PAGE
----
In some circles, it is not well known that Maria Montessori was Catholic. Two of her writings specifically addressed her Catholic Faith: The Mass Explained to Children and The Child in the Church.
What follows is an excerpt taken from her 1930 edition of The Child in the Church, on the topic of Instruction of the Holy Mass in the Atrium.
On the Mass
“As Dr. Montessori is at present engaged in the preparation of a children’s Missal, her ideas as to how best little children should be taught to understand and participate in the Holy Mystery of the Mass, will be only cursorily touched on here.1. “
Suffice it to say that the Dottoressa regards this matter of such importance that she would arrange all the work of the Atrium to be, as far as possible, Misso-centric. “For,” she says, “just as all the child has to learn in the various multiplication tables is found in, and summed up by the ‘Table of Pythagoras,’ so all that is essential in Christian instruction is, in some way or other, connected with or summed up in the great central rite of the Mass.
This may seem a strange statement to Protestant readers, but that is because they do not realize the significance of the Holy Eucharist to Catholics. For the Mass is, as it were, the meeting place and summing up of many different lines of thought and action. It may indeed be compared to a diamond with innumerable different facets, so that from whatever point of view it is subjected to the light of thought, it reflects back a fresh significance. Thus, historically, it may be regarded as the consummation of the Old Law, and the beginning of the New Testament. It is the Sacrifice of the new Law, daily offered up for the sins of the world. Looked at in another way, it is a marvellous (sic) epitome of the Birth, Life, Death, and Resurrection of Our Lord. In the prayers and readings of the book of the Mass (i.e., the Missal) the Church has preserved for us the most beautiful hymns and prayers of the Saints, and the very quintessence of the Scriptures. In the ceremonies and setting of the Mass, all the arts – music, poetry, painting, sculpture, architecture, even the drama – have given of their best to pay homage to the Supreme Artist. The common elements of life – bread and wine and water are taken up in It as essentials; and the most precious products of the earth – the spices of the East, gold and silver and precious stones – are added thereto in the vain hope of making a setting worthy of the Eucharistic miracle. The Mass forms the common focus of our collective worship, but is at the same time to us, as individuals, our Daily Bread. But It is not only the meeting place of all Catholic worshippers (sic) on earth; for, in the Holy Sacrifice, the Church Militant is united to both Church Triumphant and the Church Suffering – the Angels and Saints in Heaven fall down before the Sacred Host on the Altar, and the merits of Him Who is offered there are applied to the Souls in Purgatory.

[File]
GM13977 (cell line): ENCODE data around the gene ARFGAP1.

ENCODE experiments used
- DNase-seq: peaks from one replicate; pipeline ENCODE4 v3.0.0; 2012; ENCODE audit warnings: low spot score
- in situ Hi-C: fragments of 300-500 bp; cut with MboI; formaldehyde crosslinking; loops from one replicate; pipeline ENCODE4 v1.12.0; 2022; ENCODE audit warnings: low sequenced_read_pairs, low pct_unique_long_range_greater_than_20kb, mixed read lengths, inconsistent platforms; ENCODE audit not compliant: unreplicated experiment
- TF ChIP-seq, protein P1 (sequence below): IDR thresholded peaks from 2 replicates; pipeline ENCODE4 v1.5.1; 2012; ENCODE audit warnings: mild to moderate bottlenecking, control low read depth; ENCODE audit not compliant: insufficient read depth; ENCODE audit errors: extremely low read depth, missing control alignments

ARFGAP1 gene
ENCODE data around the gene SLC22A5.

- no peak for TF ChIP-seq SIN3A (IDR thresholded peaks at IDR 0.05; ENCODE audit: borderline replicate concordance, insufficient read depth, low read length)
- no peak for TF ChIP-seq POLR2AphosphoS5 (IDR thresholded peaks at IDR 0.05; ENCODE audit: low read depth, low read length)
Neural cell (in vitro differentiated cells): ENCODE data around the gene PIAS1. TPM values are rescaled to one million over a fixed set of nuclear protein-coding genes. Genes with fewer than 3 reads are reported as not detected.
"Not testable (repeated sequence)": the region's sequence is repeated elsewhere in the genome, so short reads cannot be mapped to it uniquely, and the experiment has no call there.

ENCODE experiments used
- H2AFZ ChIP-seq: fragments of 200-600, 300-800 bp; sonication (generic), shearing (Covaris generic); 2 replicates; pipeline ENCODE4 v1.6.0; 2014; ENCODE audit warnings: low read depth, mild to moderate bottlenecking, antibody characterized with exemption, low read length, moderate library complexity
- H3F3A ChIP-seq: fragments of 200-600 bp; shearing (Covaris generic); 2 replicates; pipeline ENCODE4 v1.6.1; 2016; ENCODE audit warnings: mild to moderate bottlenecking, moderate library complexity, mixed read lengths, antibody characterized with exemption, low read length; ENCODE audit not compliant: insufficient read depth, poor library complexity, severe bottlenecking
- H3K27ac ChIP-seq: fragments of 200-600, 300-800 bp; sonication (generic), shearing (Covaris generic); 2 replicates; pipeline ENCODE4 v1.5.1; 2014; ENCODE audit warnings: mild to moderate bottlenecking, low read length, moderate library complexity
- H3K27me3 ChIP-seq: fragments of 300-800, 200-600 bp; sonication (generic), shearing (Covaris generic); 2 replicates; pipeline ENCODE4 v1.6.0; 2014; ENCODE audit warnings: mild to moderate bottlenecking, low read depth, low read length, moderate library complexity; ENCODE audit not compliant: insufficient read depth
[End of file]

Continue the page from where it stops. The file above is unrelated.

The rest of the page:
These are only some of the aspects from which the Holy Mass can be considered. They can all be summed up in the saying that in the Mass we have Emmanuel – God with us. Here, in sacramental form, we have the continuation of the sublime mystery of the Incarnation. And this is why the Mass is, and has always been, the central dynamo from which there streams, as from an inextinguishable source, the undying energy and vitality of the Catholic Church. It will be readily seen then why, believing all this, Dr. Montessori regards this subject of such importance, and would make it so prominent a feature of the life in the Atrium”.
1. The Mass Described and Explained to Children, by Maria Montessori (Sheed & Ward)
On the Atrium
Furthermore, those who are unfamiliar with the foundational work of Maria Montessori in Catholic catechesis often criticize the Atrium, the prepared environment where the young children are introduced to the primary doctrines of our Faith. They think it a quaint way for children to engage in religious play, but that is far from what Montessori herself envisioned, as shown in the following short dialogue (The Child in the Church, 1930 edition, p.47-49).
Question: “Would you approve of the use of little model altars for the children to learn about the Mass?”
Dr. Montessori: “Yes, we had them at Barcelona. I think these models may be very helpful so long as they are used in a proper way.”
Question: “What do you mean by a proper way?”
Dr. Montessori: “Well, to begin with, the model altar must never be confused in the child’s mind with the real thing. The models should only be used for learning the names of things and their uses (emphasis original). They must never forget, for instance, that a real altar contains an altar-stone with some relics of the Saints, and that a priest could not say Mass without such a stone.”
“Care should also be taken that the child’s preoccupation with the model altar
does not degenerate into a mere game.”
“In this connexion [sic], too, I would recommend the use of the cardboard models, published by the Liturgical Apostolate (Abbaye de St. André, Belgium). These have been made to illustrate the different actions of the Mass, showing the positions of priest and acolytes at the important moments of the Mass.”
. . .
“. . . I would have the children follow as far as possible the actual words and ceremonies of the Mass, and not content themselves with reading special books of devotions. The latter may be very good in themselves but they can never take the place of the actual words of the Mass.”